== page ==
ELYRIA — The countdown to the November general election is on, and city officials have 90 days to convince Elyria residents that their newest plan to raise taxes is the right way to go.
Mayor Holly Brinda said she anticipates needing a lot of community volunteers and at least $40,000 in donations before Election Day to pull off a successful campaign. She said this won’t be like last November when the city just had to convince voters to pass a temporary tax that had been on the books for decades and cost residents no additional money.
The city would like voters to increase Elyria’s income tax rate from its current 1.75 percent to 2 percent with a 0.25 percent, five-year temporary tax in November.
The estimated $3.2 million from the increase would include $2 million for additional police officers and firefighters, as well as money for the purchase of safety equipment in each department, emergency road repairs as needed and more crime prevention work in the Police Department. In the second year, $80,000 would go to auxiliary police officers in the form of $3,000 stipends and a police academy scholarship program.
If passed, the tax would expire June 30, 2019, about the same time the city’s current 0.25 temporary tax will be up for renewal.
“I don’t want to say this is the most critical step the citizens should take, but it’s certainly one of the last steps in three years toward financial stability for the city,” Brinda said Tuesday. “If it doesn’t pass, it really would change the dynamics in the city of Elyria.”
The campaign season will be short for those knocking on doors, making phone calls and handing out literature — all things Brinda said volunteers will have to do if the measure is to succeed — but the mayor said her administration has been building the case for a tax increase.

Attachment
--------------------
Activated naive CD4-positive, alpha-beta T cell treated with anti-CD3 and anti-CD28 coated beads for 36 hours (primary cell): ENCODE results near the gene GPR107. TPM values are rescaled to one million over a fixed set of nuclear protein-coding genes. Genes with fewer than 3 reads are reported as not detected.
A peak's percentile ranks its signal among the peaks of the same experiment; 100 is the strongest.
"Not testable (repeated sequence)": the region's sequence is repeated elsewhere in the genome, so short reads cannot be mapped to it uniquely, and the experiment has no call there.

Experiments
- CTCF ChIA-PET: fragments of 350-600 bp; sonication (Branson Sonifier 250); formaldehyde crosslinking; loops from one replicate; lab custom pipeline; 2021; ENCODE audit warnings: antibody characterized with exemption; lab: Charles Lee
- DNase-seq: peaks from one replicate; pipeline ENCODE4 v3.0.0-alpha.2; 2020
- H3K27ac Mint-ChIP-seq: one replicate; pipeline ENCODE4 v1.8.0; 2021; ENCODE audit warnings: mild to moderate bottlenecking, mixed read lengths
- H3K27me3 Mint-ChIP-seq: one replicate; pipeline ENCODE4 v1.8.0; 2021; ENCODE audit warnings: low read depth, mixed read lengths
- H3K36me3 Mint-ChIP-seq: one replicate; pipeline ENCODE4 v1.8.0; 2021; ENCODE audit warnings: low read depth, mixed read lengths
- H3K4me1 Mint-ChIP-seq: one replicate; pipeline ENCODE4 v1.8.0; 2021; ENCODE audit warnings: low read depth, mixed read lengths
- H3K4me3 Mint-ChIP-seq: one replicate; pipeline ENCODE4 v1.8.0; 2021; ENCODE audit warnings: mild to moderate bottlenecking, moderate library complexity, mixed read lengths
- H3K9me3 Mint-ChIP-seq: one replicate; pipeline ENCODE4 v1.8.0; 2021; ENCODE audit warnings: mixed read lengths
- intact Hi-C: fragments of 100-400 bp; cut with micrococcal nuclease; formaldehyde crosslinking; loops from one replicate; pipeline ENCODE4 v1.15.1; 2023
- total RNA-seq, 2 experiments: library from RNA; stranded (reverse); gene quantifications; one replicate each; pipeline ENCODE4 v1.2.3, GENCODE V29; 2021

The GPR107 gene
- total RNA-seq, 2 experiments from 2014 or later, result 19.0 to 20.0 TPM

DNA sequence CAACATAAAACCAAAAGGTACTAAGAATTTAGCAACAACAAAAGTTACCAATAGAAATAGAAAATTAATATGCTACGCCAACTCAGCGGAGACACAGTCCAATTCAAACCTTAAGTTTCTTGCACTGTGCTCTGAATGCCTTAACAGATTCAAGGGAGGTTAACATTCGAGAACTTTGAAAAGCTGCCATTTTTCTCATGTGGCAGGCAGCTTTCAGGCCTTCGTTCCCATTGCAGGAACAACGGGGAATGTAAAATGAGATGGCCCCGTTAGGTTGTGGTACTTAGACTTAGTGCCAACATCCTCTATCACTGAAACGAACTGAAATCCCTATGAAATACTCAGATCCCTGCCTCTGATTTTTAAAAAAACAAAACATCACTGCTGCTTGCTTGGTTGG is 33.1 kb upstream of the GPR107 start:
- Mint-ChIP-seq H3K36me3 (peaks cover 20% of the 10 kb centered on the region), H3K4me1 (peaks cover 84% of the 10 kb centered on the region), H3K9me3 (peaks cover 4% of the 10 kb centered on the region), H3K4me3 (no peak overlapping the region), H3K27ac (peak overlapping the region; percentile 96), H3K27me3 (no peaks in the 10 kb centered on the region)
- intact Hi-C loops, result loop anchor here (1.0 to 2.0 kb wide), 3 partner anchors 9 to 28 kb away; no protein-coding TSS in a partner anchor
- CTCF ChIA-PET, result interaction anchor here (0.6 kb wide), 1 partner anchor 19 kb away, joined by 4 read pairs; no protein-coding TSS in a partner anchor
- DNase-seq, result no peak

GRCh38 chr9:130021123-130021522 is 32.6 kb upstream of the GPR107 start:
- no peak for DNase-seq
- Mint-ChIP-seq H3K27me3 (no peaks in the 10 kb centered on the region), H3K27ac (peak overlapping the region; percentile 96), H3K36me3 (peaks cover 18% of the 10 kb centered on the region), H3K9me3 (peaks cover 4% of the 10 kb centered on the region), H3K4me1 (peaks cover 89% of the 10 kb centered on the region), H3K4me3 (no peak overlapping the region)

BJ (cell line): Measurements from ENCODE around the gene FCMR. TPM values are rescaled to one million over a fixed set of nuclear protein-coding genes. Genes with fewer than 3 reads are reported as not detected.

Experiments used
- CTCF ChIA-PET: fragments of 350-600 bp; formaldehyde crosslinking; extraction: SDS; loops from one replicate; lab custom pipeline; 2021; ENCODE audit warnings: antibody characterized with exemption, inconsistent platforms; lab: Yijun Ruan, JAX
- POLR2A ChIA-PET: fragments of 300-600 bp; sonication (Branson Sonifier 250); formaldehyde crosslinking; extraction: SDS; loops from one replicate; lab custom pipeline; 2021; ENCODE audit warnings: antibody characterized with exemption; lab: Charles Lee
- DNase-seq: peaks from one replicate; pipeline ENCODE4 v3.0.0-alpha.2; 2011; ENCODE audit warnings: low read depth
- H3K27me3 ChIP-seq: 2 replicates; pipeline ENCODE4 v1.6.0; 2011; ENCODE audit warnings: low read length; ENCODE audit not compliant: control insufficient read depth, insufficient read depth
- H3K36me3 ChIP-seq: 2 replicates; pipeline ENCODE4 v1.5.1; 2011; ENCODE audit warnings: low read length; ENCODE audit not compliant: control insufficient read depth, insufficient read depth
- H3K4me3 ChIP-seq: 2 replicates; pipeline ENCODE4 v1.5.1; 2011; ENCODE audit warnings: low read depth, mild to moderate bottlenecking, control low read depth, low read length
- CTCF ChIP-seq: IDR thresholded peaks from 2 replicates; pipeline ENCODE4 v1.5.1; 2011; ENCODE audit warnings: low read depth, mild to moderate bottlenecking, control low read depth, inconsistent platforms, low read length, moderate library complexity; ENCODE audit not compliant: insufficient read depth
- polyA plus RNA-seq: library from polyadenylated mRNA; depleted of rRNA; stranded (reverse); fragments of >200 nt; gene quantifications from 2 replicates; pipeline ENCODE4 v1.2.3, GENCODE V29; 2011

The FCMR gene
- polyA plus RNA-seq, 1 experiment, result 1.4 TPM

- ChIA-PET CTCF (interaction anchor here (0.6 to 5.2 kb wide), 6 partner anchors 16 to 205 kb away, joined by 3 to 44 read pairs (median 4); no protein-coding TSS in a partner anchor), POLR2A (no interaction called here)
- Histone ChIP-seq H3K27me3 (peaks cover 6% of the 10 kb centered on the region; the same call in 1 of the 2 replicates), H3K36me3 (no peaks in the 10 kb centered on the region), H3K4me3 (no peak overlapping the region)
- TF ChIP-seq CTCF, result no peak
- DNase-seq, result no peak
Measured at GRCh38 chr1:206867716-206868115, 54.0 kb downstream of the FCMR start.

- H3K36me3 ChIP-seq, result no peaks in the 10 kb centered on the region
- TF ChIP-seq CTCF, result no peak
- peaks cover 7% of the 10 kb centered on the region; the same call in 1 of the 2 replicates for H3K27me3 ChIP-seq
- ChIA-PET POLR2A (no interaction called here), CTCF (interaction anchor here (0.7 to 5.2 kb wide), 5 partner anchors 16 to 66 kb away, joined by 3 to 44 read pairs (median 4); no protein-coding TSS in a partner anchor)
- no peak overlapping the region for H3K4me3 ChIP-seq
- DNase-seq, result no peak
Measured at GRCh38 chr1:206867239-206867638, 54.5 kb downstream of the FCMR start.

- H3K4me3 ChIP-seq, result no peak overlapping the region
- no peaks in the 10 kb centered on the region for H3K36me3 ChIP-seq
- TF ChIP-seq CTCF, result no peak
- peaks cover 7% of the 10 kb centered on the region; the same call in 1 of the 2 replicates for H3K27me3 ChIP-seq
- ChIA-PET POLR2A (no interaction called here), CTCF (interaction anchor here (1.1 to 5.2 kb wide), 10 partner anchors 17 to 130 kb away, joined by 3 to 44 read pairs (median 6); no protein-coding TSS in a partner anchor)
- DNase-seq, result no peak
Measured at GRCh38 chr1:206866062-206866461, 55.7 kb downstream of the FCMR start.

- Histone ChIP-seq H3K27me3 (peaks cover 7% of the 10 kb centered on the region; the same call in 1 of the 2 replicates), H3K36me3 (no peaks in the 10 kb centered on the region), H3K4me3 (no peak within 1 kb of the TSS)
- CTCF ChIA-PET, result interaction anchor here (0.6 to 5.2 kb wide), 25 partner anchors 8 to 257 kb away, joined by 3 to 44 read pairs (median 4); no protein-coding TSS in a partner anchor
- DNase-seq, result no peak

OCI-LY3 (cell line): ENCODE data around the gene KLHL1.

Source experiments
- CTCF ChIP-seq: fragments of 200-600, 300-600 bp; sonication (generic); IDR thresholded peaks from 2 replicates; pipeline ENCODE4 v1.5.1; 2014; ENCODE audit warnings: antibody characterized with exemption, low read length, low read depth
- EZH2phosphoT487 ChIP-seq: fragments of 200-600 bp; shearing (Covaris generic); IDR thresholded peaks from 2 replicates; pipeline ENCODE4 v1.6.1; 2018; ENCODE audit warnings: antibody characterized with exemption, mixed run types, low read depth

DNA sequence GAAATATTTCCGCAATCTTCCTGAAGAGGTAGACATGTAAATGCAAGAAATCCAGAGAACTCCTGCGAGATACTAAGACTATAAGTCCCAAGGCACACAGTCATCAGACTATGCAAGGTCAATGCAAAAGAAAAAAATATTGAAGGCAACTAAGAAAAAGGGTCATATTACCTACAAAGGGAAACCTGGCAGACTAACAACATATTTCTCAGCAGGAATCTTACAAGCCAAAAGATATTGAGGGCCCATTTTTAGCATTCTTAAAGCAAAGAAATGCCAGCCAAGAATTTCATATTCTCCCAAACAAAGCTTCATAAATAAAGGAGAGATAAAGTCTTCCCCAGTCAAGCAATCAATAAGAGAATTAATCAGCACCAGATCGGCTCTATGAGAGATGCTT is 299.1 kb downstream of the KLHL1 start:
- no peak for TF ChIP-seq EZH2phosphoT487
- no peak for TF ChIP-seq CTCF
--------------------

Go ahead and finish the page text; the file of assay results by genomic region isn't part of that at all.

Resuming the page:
“We knew pretty much from the beginning. The approach taken was pretty strategic because we knew when we took office the finances would be a dilemma for us,” Brinda said. “But we couldn’t do anything until we could prove we were good fiscal stewards of the city.”
The state performance audit and $2 million in adjustments made as a result and successfully passing the income tax renewal all were part of the plan. Even the just-unveiled economic development plan was done with that in mind.
“There are things we know we need to do as economic incentives to grow, expand and retain jobs in the city to grow our tax base. We are behind the curve in a lot of areas,” Brinda said.
However, focusing on economic development while trying to figure out how to put more firefighters and police officers on the street will not allow the city to move quickly enough.
Brinda wants residents — she also has encouraged City Council to get involved — to help get the message out in the form of letters to the editor, testimonial stories and at community meetings. Brinda said this will be a traditional, grassroots campaign along with a substantial amount of social media work.
Councilman Mark Craig, I-4th Ward, the only Council member to vote against placing a tax issue before voters, has long said the city has not given enough information to justify raising the tax rate at this time. He would like to hear more details about projected revenues, expenses and anticipated net gains and losses in all of the upcoming budgets.
The first campaign meeting that is open to the public will be 7 to 9 p.m. Aug. 28 at City Hall. The first fundraiser is set for 12:30 to 4:30 p.m. Sept. 7 at the Elyria Moose Lodge, 555 Ternes Ave.